Greater City Providence

UPDATED: WPRI: RI moves ahead on $206M nursing school project


PROVIDENCE, R.I. (WPRI) — The R.I. Board of Education on Monday unanimously signed off on a proposed 15-year lease for the state’s two nursing schools to move into a new joint facility that would be built inside the decaying former South Street Power Station in partnership with Brown University.

The $206-million project, unveiled last year by developer Dick Galvin of CV Properties LLC, would redevelop the former power plant along the Providence River and adjoining property into academic space for the state; office space for Brown; student apartments; and a parking garage.

The parking garage and student housing would be in new buildings built on adjacent parking lots.

[box style=”alert”]May 15, 2014: Press release from the Mayor’s Office[/alert]

Taveras Administration Proposes South Street Landing Agreements Requiring Tax-Exempt Institutions to Pay Taxes

Development of former power station viewed as significant opportunity to expand city’s tax base, create jobs, spur economic growth in Knowledge District.

The tax-exempt tenants of the proposed South Street Landing development project will pay taxes to the City of Providence under agreements proposed by the administration of Mayor Angel Taveras.

“South Street Landing is a once-in-a-generation economic development opportunity for our Capital City,” said Mayor Taveras. “The project promises to expand Providence’s tax base and increase tax revenues, create construction jobs and permanent jobs, help jumpstart development in the Knowledge District, improve public access and recreation along our waterfront and assure the preservation of an iconic building in our city.”

In his economic development action plan, Putting Providence Back to Work, Mayor Taveras pledged to remove barriers to the development of key real estate parcels in the city, including the former South Street Power Station. Mayor Taveras also promised to work with State government and local institutions of higher education to bring a nursing school to Providence.

The proposed development of the former South Street Power Station in Providence includes three related projects expected to create jobs, spur economic development and anchor Providence’s Knowledge District.

As currently envisioned, South Street Landing would be leased to Rhode Island College and the University of Rhode Island for a state-of-the-art nursing education center and Brown University for administrative office space.

River House would be a 6-story, 220-bed student housing development that would support the student housing needs of area universities. The ground floor will contain a lobby, a restaurant and other retail space.

The 650-space parking garage will be privately owned and financed and built on land leased from National Grid.

The Administration has reached three proposed tax stabilization agreements with the project’s developer, CV Properties LLC, to spur the development in the Capital City.

As proposed, South Street Landing’s tax-exempt tenants – Brown University and the State of Rhode Island – have committed to paying City real estate taxes during their tenancies. Over the course of the 15-year lease, the City will collect $9.9 million in real estate taxes.

Both leases give the tenants the option to purchase their leased space for an appraised value. Both the State and Brown have agreed to continue paying the remainder of the 15-year stabilization agreements if they exercise options to buy their leased space or the River House building.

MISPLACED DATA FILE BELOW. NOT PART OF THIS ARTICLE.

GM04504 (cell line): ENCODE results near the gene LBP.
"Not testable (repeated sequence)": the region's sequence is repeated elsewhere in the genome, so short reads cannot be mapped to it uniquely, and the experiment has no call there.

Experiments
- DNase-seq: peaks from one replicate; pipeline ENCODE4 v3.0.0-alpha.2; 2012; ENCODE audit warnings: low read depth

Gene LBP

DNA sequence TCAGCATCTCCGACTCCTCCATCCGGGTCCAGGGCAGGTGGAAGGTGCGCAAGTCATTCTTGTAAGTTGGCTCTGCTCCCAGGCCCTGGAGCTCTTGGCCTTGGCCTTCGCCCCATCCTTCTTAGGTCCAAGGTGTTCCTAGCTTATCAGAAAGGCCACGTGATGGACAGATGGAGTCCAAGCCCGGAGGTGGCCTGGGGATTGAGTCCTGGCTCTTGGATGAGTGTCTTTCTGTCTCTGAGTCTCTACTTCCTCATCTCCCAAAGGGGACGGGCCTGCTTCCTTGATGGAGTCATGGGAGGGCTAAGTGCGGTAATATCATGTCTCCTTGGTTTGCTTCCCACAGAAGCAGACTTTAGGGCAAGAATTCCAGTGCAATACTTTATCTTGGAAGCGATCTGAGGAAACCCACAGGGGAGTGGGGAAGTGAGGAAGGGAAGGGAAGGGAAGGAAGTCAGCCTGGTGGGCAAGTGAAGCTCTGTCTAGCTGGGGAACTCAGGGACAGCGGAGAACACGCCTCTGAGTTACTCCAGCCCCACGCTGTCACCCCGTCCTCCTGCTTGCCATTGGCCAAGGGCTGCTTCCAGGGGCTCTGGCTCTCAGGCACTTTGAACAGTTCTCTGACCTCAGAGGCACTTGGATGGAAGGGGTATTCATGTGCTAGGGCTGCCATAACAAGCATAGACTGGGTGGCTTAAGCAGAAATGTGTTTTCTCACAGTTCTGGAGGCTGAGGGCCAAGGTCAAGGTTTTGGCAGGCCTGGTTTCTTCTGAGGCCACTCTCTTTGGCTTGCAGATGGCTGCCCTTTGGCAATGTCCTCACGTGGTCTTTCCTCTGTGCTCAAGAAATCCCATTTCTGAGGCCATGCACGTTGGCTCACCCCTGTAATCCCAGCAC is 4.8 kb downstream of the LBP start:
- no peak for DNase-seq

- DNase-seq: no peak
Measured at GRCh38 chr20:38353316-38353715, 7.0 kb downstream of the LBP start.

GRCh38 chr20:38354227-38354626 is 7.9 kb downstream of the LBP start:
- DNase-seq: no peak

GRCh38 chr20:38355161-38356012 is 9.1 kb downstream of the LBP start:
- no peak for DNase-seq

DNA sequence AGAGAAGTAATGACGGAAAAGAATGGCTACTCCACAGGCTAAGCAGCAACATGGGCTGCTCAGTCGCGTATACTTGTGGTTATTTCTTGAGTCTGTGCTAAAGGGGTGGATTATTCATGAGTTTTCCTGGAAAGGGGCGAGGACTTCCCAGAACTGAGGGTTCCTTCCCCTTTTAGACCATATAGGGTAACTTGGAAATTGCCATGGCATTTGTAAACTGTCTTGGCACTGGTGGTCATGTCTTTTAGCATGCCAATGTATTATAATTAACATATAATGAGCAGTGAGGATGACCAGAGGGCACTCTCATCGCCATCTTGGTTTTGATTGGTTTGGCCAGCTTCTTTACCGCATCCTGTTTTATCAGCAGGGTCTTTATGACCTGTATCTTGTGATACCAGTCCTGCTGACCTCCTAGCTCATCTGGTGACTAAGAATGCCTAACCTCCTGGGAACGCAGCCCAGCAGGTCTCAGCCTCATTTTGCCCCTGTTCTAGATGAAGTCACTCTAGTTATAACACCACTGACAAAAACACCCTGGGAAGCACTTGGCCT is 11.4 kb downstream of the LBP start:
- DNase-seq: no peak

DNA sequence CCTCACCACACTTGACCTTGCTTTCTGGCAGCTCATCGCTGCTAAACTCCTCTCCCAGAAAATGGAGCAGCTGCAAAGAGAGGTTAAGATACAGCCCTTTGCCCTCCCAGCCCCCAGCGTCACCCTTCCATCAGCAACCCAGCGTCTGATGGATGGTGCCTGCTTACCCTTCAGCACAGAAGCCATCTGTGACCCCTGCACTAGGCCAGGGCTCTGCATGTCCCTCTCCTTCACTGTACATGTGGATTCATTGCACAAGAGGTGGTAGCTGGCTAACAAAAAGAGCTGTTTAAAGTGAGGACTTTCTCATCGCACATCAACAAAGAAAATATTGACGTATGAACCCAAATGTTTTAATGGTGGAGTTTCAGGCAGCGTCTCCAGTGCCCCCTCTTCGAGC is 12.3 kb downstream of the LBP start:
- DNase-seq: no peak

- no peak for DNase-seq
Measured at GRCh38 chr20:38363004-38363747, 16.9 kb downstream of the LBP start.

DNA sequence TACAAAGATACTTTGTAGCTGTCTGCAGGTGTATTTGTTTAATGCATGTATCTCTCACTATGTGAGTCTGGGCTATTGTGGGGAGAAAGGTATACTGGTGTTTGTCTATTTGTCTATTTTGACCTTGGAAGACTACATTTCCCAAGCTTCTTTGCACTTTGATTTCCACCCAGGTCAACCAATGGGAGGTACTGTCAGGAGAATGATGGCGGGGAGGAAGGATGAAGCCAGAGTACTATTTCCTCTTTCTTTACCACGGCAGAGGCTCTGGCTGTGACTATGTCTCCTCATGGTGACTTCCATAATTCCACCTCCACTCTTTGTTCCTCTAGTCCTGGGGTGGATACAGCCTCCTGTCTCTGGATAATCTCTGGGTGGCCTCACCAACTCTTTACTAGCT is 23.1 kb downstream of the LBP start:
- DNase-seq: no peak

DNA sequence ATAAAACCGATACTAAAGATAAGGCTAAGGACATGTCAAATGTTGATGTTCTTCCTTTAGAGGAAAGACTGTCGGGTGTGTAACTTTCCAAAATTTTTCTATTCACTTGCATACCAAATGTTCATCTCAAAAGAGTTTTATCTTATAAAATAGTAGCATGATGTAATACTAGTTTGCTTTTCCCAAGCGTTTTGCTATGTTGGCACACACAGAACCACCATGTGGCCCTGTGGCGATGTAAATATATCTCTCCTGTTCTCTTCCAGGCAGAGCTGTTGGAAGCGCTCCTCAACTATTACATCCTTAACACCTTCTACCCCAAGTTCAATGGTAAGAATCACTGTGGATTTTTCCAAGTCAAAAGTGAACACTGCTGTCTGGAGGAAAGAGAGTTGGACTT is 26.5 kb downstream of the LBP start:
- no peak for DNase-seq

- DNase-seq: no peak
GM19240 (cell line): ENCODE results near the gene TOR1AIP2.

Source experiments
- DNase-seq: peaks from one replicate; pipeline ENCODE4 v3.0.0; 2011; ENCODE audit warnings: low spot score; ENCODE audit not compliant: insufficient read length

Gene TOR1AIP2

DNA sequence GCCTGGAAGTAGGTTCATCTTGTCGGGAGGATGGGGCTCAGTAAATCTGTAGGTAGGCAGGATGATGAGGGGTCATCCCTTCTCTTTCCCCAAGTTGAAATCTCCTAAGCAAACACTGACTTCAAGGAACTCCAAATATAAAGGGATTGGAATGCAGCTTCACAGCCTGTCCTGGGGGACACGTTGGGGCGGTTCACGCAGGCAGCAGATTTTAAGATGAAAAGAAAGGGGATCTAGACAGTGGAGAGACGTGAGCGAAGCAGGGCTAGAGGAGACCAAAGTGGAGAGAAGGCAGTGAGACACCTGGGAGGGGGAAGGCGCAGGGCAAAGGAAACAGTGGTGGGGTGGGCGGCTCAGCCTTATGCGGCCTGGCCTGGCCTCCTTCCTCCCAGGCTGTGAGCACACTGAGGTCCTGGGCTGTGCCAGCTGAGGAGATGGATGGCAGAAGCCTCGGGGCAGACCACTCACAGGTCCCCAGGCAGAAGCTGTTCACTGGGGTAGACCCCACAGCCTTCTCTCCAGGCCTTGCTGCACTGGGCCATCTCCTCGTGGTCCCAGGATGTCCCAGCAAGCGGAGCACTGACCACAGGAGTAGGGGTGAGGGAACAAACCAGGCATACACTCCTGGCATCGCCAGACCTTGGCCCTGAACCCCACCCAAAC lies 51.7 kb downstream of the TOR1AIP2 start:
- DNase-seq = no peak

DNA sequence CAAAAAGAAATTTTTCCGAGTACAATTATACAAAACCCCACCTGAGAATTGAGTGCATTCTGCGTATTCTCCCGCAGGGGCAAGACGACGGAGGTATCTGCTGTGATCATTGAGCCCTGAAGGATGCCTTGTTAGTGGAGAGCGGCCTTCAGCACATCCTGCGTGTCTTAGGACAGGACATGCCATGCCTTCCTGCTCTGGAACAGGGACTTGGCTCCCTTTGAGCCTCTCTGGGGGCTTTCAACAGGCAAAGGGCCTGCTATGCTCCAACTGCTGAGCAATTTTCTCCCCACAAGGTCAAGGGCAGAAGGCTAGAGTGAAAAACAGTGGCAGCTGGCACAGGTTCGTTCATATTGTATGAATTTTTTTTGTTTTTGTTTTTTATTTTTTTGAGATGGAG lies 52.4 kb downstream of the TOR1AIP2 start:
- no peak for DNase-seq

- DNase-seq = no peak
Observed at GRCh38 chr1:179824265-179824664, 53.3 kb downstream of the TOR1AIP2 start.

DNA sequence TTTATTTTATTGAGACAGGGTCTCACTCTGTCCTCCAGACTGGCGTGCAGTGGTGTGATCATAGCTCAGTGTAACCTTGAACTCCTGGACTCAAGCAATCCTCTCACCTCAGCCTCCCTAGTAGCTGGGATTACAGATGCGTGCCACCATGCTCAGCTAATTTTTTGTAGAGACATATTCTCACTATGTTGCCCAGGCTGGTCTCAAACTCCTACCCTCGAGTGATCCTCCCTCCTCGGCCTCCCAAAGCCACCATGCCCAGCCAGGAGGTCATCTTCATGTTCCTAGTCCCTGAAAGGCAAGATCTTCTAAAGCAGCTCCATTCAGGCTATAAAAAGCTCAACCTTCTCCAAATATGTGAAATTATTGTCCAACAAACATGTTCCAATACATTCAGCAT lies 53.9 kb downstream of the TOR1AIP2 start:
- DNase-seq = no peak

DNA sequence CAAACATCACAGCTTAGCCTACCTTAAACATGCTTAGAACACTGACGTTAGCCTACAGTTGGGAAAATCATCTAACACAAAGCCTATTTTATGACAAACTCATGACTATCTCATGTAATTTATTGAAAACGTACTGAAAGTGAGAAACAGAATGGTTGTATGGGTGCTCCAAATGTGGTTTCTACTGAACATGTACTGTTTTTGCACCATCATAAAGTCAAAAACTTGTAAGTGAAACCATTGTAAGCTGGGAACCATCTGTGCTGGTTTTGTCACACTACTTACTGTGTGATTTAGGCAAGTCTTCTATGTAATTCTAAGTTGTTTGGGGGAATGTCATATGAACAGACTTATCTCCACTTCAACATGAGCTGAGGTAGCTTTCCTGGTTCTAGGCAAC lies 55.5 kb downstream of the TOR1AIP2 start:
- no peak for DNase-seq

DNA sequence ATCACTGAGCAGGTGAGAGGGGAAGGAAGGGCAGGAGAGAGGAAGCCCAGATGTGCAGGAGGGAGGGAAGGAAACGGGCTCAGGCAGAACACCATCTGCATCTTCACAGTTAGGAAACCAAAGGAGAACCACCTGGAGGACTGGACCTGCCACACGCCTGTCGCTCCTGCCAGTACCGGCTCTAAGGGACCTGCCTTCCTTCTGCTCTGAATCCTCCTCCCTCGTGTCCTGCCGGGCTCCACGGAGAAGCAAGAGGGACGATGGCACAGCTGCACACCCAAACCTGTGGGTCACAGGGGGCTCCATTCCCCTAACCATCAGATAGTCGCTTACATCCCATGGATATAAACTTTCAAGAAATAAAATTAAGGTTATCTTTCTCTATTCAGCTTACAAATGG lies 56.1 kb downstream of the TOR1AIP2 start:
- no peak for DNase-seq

The proposed tax stabilization agreements also include policies that the City Council has adopted regarding the use of union contractors, apprenticeship programs, minority- and women-owned businesses and Buy Local.

Taking into account both direct and indirect effects, a private study by Appleseed Inc. estimated that spending on the proposed project would generate $248 million in economic output in Rhode Island and $92.1 million in employee compensation. When the project is completed and fully operational an estimated 622 people will be directly employed on-site.

The window of opportunity to rebuild the former South Street Power Station is closing and if no action is taken the existing structure could need to be demolished within 3 to 5 years at considerable cost to the City.

[alert type=”muted”]See also:
Providence Business News: City, state, Brown agree on tax deal for South Street Landing[/alert]

Greater City Providence

Promoting the smart urban growth of the Greater Providence region.


  • Still against. Inappropriate use for this building, funds and location. Another example of RI grasping at straws to save a derelict space. I can think of 38 reasons and $75 million why this smells so bad.

  • Snazzy rendering. That new top-floor space would be absolutely spectacular.

  • @Andy – you left nearly the same exact comment on Projo’s website regarding this development. If you’re going to comment on this with disagreement, then please tell us what is a good use for this building.

    Why is this a bad location? It’s adjacent to Brown’s med school. It’s close enough for a short walk to the hospitals. How is a nursing school bad for this location?

    At the end of the day, money is being invested in a building – not a business – a building is fixed while a business can fold. There is absolutely no way you can compare this to 38 Studios; I’m backing Jef up on this one.

  • @Jason, I left the same exact comment. This is a blog, not a committee or planning meeting.

    But with that said: I’ve been against this project from the beginning (check the archives) and I guarantee you most residents of Providence and Rhode Island do not want this either.

    Build a new building elsewhere in the area, IDK… Victory Place? Would be less expensive to build new. A nursing school does not make sense for this PARTICULAR building with its location adjacent to the riverfront park and future pedestrian bridge — public spaces — and so should the use of this building.